As the person conducting a business or undertaking (PCBU), you must:
- use a health monitoring doctor, and
- arrange health monitoring appointments for your workers where there is a significant risk to their health because of exposure to a hazardous chemical, they are at risk of exposure to asbestos, or they are conducting lead risk work.
You can make one-off health monitoring appointments if a worker has concerns about potential exposure. For example if there was a leak or spill, or if your worker’s personal situation changes and their risk of harm from exposure has changed.
The Health monitoring for PCBU's: Checklist can be used with this guide.
As the PCBU, you must pay for your worker’s health monitoring including:
- health monitoring appointment fees
- testing and analysis costs
- time to attend appointments and testing procedures, and
- travel costs.
If you and other PCBUs are jointly responsible for monitoring a worker’s health and one of you has arranged the health monitoring, you must share the costs equally, unless you agree otherwise. For example, you may agree one of you will pay more of the costs.
Testing for exposure or health effects
If your workers use the chemicals listed in table 14.1 of Schedule 14 to the model WHS Regulations, the health monitoring doctor must use specific health monitoring tests for those chemicals. The chemicals and their tests have also been provided for you at Appendix A.
A health monitoring doctor can only use other tests if they can detect health effects or biological changes and are equal to or better than the tests in Schedule 14. It is important to closely consult with your worker and the health monitoring doctor if other tests are to be used. The health monitoring doctor must recommend the alternative method before it is used. More information about this can be found in the Guide for registered medical practitioners and in the individual Health monitoring guides for hazardous chemicals.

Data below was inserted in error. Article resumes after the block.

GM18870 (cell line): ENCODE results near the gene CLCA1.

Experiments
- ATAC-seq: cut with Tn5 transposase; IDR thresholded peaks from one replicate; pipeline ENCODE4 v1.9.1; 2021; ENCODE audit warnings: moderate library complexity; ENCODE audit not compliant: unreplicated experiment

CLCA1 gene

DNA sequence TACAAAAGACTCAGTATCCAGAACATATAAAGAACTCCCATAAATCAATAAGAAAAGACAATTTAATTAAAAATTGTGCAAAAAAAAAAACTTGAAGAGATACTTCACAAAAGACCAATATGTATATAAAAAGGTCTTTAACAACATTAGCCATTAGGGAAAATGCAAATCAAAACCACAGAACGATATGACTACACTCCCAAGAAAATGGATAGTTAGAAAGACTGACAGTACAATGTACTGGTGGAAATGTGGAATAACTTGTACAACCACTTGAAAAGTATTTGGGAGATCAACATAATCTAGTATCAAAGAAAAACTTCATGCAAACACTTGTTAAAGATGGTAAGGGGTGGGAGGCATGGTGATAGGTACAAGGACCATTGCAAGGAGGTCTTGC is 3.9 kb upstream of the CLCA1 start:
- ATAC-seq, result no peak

If there is a significant risk to workers from exposure to other hazardous chemicals that are not listed in table 14.1 of Schedule 14, you should discuss what tests can be used with your health monitoring doctor and consult with your workers before you arrange health monitoring. The health monitoring doctor should use health monitoring that measures exposure or detects harmful effects early on, so you can take action as soon as possible. The tests should be practical, accurate and safe, and should be appropriate for your worker and their circumstances. Some examples of other hazardous chemicals not listed in Schedule 14 and their tests are also provided for you at Appendix A.
Examples of health monitoring test methods
Biological exposure monitoring
Where exposure causes that chemical or a metabolite to appear in urine, blood or exhaled air
Test method: Assess exposure from routes like ingestion, inhalation or absorption through the skin, by analysing urine, blood or exhaled air for levels of the chemical or metabolite or breakdown products.
Biological effect monitoring
For a chemical that causes respiratory irritation or reduced respiratory function
Test method: A respiratory questionnaire or spirometry, or lung function test, or both to assess the effects of inhaling a chemical.
For a chemical that causes specific observable health effects including skin or eye irritation or a rash
Test method: Simple observation of your worker’s eyes and skin by a competent person, for example an occupational nurse, or the health monitoring doctor may train your worker to observe and report themselves.